Officials battle misinformation, trolls and conspiracy theorists on coronavirus

The World Health Organisation (W.H.O.) leadership has condemned online “trolls” spreading misinformation about the new coronavirus, saying the fight is as important as the clinical one. 

At his daily media briefing on Saturday, Director-General, Dr. Tedros Adhanom Ghebreyesus, said he wanted to talk about “facts, not fear.

“At W.H.O., we’re not just battling the virus; we’re also battling the trolls and conspiracy theorists that push misinformation and undermine the outbreak response,” he said.

There are now 34,886 confirmed cases of the novel coronavirus (2019-nCoV) in the world, with daily diagnoses upwards of 3000.

In China alone, the epicentre of the outbreak, there are at least 37,558, around 6101 severe cases and 813 deaths (as of Monday morning).

The number of deaths in has now surpassed the number of people killed by the S.A.R.S. (Severe Acute Respiratory Syndrome) epidemic in 2003, which claimed 774 lives globally. 

Dr. Adhanom Ghebreyseus said while health workers around China and the world work overtime to treat patients, quarantine potential cases and gather scientific data to help end the outbreak, misinformation is hindering their capacity to succeed.

“While the virus spreads, misinformation makes the job of our heroic health workers even harder. It is diverting the attention of decision makers. And it causes confusion and spreads fear to the general public,” he said.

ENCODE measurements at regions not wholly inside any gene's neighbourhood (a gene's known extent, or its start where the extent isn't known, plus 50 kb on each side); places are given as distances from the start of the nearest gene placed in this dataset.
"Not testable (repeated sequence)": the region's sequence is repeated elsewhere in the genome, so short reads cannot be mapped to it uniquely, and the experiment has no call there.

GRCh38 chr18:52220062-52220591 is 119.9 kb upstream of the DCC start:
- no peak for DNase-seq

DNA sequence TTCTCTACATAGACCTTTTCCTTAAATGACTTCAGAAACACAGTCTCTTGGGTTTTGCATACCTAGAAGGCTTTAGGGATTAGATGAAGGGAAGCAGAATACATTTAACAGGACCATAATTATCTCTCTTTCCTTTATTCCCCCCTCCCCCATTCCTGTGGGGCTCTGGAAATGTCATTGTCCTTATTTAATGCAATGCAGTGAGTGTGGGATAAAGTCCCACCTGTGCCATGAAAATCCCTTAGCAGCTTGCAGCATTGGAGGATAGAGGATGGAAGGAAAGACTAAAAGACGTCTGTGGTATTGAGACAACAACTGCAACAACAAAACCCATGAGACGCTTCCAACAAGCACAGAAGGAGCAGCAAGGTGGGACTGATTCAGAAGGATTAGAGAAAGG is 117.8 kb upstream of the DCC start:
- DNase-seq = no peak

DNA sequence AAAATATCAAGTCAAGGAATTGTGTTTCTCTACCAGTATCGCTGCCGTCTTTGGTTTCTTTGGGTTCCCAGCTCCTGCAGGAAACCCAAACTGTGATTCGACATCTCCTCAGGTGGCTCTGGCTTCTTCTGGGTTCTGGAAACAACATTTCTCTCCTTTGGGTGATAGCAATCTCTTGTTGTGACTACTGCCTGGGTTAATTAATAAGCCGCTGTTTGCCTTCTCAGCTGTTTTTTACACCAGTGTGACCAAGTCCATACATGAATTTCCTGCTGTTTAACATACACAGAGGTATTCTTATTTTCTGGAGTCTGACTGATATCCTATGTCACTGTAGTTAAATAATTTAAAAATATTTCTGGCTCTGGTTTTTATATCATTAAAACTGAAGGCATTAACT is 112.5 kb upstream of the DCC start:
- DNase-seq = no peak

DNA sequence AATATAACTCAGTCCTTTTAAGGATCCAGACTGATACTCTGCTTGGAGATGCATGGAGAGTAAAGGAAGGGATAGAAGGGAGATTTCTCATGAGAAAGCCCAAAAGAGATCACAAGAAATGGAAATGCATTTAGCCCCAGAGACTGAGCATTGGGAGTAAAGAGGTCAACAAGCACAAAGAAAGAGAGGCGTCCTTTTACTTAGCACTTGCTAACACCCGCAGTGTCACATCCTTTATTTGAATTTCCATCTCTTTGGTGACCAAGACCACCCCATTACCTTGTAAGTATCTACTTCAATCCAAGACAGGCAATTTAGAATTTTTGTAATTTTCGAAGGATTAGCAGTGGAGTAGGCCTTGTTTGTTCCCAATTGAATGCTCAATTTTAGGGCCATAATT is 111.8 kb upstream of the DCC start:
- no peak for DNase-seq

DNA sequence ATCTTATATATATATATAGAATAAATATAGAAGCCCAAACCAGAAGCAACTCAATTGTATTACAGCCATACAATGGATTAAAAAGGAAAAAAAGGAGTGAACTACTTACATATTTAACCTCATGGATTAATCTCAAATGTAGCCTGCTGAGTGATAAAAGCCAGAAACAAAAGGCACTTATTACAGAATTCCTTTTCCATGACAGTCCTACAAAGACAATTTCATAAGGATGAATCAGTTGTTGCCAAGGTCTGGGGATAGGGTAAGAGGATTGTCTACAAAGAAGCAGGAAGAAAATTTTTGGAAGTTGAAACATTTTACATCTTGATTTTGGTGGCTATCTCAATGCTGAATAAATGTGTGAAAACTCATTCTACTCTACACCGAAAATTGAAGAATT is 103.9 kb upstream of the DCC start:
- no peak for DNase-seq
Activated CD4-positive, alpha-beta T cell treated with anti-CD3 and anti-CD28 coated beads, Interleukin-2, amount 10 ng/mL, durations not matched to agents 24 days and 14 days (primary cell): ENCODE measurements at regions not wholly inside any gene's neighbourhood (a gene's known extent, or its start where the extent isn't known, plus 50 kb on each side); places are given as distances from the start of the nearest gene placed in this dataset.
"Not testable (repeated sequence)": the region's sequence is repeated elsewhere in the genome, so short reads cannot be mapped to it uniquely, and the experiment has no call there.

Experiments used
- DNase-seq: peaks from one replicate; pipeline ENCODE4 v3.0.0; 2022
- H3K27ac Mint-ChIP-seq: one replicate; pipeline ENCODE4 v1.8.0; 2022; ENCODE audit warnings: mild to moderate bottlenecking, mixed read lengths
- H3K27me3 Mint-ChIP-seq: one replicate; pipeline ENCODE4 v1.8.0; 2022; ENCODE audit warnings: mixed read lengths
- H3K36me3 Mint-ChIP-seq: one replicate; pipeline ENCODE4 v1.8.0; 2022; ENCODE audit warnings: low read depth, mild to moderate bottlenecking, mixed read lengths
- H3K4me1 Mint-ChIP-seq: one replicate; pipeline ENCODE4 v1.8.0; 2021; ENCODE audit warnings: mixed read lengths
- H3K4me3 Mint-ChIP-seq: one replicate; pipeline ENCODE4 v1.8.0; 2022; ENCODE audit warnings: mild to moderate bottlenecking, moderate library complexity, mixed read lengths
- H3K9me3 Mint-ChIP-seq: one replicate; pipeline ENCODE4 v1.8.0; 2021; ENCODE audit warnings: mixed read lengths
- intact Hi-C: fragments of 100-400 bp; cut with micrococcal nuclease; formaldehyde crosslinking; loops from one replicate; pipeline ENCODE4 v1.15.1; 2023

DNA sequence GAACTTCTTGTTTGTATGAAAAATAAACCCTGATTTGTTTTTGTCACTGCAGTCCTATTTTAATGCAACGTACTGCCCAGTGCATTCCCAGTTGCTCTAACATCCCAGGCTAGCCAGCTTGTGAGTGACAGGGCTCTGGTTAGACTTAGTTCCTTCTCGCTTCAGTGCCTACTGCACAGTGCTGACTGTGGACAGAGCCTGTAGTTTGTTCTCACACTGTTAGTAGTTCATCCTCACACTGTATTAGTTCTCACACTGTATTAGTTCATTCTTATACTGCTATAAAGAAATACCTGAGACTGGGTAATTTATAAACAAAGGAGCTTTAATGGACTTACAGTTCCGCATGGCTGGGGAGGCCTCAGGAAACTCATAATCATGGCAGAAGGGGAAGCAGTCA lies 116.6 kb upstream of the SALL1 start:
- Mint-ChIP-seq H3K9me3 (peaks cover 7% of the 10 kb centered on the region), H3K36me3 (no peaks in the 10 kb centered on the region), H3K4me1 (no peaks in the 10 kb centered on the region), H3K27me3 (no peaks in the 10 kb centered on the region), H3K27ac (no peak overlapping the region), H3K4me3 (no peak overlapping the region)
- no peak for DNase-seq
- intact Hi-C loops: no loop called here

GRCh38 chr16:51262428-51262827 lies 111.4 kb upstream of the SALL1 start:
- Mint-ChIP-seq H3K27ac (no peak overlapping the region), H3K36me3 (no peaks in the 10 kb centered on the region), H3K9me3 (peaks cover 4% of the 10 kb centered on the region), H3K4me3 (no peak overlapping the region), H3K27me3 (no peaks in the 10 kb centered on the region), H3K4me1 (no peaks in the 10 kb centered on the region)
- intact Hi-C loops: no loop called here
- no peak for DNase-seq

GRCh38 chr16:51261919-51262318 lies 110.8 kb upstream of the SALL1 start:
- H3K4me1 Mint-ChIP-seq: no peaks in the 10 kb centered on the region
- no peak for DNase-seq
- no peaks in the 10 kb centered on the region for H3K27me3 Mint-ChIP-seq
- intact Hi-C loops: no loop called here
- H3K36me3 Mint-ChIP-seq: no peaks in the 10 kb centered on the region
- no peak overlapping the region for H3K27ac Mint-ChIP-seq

To manage this, the W.H.O. is mobilising its Information Network for Epidemics, and a risk communications and ‘infodemic’ management unit is tracking misinformation online, as well as promote correct information.

“This includes addressing rumours by publishing “myth busters” and live Q&A interviews with experts on our website and social channels and through the media.”

The organisation is also trying to enlist the help of online ‘influencers’ on social media, especially in the Asia-Pacific region, to “help spread factual messages.

“We are also engaging with search, social and digital companies such as Facebook, Google, Tencent, Baidu, Twitter, TikTok, Weibo, Pinterest and others,” Dr. Adhanom Ghebreyseus said.

“We are asking them to filter out false information and promote accurate information from credible sources like W.H.O., C.D.C. (Centre for Disease Control and Prevention) and others. And we thank them for their efforts so far.”

The W.H.O. is deploying a team to China this week to investigate the source of the outbreak, as China finally agreed to allow a unit to enter the country. He said he hopes officials from the C.D.C. will also join them.

On Monday morning, he saw off Dr. Bruce Aylward to lead an advance team to China.

Last week, the New York Times revealed Beijing had not accepted offers from the C.D.C. or the W.H.O. to get boots on the ground for more than a month.

Privately, Chinese doctors and nurses are calling for outside expertise and help, but President Xi Jinping had not accepted any offers. 

At the end of January, Mr.  Adhanom Ghebreyseus made a trip to China, during which President Xi agreed to let an international mission land.

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